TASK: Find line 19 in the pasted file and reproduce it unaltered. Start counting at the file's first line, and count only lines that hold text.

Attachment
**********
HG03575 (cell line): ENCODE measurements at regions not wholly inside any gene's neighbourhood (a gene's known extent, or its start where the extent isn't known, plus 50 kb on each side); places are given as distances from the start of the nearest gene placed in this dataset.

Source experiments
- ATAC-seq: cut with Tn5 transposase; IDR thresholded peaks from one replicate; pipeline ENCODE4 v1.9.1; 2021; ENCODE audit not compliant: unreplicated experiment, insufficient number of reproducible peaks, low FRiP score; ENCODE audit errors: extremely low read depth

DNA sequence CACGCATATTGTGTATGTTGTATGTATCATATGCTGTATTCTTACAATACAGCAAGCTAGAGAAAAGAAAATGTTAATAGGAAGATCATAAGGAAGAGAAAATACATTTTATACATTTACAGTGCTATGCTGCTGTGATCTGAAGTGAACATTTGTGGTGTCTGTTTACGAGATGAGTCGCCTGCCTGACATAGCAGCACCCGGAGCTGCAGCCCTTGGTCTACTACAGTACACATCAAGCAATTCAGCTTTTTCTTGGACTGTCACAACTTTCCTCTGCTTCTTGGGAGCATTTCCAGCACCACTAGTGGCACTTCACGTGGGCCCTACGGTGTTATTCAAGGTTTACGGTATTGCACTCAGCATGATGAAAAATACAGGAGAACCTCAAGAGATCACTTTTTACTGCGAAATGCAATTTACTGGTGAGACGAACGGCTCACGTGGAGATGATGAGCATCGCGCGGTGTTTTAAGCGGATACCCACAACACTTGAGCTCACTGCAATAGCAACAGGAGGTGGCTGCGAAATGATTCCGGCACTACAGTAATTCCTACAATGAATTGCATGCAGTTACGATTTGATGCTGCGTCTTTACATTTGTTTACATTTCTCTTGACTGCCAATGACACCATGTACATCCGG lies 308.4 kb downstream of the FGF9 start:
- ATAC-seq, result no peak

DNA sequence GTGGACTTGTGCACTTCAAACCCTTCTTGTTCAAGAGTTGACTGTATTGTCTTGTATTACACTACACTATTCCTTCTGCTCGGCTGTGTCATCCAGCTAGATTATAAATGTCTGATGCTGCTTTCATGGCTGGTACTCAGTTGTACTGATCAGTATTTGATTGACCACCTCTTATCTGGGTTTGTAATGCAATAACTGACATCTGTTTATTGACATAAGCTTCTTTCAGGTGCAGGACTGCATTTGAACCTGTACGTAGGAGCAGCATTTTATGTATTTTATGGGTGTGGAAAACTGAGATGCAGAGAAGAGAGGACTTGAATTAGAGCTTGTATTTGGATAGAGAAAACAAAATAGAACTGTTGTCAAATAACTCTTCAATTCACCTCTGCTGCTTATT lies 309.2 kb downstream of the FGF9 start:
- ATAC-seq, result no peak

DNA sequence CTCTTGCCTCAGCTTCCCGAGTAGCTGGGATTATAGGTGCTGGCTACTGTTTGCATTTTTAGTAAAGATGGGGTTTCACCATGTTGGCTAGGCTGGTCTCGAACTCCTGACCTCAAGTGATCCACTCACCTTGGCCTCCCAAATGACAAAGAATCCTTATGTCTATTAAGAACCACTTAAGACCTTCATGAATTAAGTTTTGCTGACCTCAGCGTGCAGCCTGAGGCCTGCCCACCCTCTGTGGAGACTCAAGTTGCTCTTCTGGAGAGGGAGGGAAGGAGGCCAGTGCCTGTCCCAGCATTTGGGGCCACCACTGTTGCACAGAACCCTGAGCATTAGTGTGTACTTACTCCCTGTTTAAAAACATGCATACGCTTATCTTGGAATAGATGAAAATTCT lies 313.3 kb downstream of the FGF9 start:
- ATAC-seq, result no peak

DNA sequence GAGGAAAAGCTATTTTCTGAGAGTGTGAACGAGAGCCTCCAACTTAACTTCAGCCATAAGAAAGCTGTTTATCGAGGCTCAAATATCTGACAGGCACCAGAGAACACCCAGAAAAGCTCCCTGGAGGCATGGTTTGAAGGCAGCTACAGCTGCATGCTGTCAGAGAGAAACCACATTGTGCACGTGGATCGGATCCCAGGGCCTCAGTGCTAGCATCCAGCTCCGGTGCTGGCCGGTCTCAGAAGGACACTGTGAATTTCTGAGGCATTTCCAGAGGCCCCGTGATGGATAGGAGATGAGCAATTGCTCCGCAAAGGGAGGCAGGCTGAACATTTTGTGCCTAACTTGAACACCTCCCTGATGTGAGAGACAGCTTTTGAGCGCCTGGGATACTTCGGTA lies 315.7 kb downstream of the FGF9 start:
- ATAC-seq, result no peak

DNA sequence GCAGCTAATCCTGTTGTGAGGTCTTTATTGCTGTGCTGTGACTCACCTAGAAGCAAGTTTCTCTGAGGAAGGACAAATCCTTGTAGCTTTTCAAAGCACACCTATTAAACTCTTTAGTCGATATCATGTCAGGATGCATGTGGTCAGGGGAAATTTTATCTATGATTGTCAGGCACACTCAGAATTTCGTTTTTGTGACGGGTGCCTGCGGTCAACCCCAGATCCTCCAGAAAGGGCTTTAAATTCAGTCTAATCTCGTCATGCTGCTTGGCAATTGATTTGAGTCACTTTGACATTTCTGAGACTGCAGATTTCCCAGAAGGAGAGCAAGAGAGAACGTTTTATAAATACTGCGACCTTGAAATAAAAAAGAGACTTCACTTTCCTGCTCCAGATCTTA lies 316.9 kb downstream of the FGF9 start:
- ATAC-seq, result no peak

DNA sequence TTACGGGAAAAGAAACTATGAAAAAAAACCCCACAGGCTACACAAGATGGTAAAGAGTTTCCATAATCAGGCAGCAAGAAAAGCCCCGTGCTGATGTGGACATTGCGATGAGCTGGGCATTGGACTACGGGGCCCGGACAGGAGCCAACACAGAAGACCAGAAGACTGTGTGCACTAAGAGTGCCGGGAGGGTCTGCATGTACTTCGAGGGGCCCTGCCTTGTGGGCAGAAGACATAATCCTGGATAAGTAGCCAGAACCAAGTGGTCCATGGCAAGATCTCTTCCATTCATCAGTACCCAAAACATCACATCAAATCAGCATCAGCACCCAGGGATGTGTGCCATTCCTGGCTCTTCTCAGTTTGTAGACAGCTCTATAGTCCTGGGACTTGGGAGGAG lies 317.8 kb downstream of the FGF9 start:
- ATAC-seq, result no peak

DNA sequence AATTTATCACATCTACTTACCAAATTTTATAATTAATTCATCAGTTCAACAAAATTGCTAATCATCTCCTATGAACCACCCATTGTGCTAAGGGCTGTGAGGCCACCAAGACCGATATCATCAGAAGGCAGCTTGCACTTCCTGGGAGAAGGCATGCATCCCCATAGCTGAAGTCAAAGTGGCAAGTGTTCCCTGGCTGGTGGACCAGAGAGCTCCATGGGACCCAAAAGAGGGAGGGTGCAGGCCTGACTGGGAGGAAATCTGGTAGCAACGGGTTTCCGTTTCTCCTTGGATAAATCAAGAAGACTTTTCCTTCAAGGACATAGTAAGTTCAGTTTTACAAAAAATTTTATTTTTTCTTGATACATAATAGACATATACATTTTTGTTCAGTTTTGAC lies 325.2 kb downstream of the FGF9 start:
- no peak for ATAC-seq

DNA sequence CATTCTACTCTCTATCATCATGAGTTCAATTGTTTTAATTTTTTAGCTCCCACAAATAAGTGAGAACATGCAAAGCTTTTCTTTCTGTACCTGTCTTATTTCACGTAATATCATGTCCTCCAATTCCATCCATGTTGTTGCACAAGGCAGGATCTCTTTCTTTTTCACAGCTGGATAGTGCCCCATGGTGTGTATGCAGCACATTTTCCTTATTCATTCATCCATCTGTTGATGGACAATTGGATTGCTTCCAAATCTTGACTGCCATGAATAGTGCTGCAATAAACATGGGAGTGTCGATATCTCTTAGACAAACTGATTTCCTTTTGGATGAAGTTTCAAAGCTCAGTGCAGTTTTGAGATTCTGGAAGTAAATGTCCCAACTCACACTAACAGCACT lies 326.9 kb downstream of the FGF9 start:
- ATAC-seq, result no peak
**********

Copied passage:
- ATAC-seq, result no peak